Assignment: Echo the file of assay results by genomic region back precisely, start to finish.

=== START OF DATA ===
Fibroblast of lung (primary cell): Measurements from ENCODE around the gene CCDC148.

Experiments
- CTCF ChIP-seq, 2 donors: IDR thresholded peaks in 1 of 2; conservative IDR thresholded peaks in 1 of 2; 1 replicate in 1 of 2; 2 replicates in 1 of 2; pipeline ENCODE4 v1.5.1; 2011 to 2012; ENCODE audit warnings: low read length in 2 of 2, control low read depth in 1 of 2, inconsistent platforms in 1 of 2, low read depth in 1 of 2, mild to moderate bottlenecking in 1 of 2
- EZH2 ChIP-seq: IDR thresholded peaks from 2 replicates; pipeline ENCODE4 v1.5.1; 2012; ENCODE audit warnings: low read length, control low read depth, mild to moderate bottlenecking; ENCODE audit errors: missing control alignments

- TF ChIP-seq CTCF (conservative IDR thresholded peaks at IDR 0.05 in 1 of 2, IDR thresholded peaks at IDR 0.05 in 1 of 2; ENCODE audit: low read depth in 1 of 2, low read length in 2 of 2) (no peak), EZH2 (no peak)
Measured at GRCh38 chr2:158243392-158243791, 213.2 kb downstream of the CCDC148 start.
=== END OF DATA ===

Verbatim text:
Fibroblast of lung (primary cell): Measurements from ENCODE around the gene CCDC148.

Experiments
- CTCF ChIP-seq, 2 donors: IDR thresholded peaks in 1 of 2; conservative IDR thresholded peaks in 1 of 2; 1 replicate in 1 of 2; 2 replicates in 1 of 2; pipeline ENCODE4 v1.5.1; 2011 to 2012; ENCODE audit warnings: low read length in 2 of 2, control low read depth in 1 of 2, inconsistent platforms in 1 of 2, low read depth in 1 of 2, mild to moderate bottlenecking in 1 of 2
- EZH2 ChIP-seq: IDR thresholded peaks from 2 replicates; pipeline ENCODE4 v1.5.1; 2012; ENCODE audit warnings: low read length, control low read depth, mild to moderate bottlenecking; ENCODE audit errors: missing control alignments

- TF ChIP-seq CTCF (conservative IDR thresholded peaks at IDR 0.05 in 1 of 2, IDR thresholded peaks at IDR 0.05 in 1 of 2; ENCODE audit: low read depth in 1 of 2, low read length in 2 of 2) (no peak), EZH2 (no peak)
Measured at GRCh38 chr2:158243392-158243791, 213.2 kb downstream of the CCDC148 start.